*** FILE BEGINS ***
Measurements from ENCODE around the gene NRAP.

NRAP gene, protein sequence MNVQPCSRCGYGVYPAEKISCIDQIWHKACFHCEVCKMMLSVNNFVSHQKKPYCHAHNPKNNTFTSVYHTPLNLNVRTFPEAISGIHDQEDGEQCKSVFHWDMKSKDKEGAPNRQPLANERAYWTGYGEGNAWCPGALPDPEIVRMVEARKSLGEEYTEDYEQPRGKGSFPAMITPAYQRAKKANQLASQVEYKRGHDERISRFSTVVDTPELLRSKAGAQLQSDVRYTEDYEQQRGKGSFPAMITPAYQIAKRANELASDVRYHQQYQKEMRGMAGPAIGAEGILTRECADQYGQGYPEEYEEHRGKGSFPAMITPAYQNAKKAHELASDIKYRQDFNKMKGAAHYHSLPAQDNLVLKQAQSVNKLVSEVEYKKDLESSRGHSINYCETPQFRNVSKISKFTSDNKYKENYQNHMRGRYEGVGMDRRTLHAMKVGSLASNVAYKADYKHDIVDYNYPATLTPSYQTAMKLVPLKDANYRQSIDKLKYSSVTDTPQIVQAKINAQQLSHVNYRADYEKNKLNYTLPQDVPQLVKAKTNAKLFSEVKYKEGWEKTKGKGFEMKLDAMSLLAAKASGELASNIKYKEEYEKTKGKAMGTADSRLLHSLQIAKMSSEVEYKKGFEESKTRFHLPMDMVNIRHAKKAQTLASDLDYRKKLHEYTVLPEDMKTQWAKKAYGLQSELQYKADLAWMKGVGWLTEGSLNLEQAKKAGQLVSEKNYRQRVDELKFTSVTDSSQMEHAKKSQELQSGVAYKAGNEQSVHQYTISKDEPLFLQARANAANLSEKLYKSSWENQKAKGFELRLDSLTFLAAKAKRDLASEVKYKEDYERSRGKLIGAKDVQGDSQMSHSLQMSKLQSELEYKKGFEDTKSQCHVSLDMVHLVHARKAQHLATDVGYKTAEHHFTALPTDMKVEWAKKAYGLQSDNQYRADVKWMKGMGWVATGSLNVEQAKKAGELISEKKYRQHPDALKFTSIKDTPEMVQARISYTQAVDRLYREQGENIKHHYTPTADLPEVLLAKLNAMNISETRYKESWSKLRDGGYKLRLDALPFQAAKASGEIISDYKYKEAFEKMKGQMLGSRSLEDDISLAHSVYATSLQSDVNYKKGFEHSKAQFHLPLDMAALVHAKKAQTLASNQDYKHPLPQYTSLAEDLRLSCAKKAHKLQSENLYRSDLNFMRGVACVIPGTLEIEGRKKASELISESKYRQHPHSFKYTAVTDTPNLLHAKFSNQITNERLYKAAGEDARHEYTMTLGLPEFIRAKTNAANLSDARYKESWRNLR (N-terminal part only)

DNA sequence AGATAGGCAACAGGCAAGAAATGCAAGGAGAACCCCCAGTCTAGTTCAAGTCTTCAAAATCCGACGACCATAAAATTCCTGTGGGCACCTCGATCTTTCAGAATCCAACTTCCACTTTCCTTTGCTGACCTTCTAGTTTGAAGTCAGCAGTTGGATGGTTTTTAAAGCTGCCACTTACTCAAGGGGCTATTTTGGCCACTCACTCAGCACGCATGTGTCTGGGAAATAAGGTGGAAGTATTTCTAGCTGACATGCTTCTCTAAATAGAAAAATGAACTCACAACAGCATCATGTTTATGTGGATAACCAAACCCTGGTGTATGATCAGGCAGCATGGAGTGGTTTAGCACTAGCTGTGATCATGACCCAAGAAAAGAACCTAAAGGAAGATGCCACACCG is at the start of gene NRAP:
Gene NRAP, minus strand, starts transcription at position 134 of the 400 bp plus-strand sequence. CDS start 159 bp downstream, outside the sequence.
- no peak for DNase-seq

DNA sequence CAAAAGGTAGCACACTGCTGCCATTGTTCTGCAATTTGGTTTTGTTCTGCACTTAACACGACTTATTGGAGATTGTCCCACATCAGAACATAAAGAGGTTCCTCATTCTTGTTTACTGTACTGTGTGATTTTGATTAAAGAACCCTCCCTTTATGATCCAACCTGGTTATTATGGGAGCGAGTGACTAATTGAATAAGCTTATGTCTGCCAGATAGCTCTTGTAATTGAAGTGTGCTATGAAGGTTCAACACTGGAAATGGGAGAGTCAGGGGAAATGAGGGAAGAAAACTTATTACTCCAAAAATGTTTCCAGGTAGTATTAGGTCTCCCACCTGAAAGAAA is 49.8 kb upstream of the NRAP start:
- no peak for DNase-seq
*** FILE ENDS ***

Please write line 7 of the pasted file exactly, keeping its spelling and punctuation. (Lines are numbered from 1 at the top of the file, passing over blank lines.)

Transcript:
- no peak for DNase-seq